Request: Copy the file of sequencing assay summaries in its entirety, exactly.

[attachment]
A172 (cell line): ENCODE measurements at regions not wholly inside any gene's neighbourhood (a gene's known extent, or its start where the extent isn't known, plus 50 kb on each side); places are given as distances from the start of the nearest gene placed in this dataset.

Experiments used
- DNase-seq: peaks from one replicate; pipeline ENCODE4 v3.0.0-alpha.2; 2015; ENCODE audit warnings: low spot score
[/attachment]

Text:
A172 (cell line): ENCODE measurements at regions not wholly inside any gene's neighbourhood (a gene's known extent, or its start where the extent isn't known, plus 50 kb on each side); places are given as distances from the start of the nearest gene placed in this dataset.

Experiments used
- DNase-seq: peaks from one replicate; pipeline ENCODE4 v3.0.0-alpha.2; 2015; ENCODE audit warnings: low spot score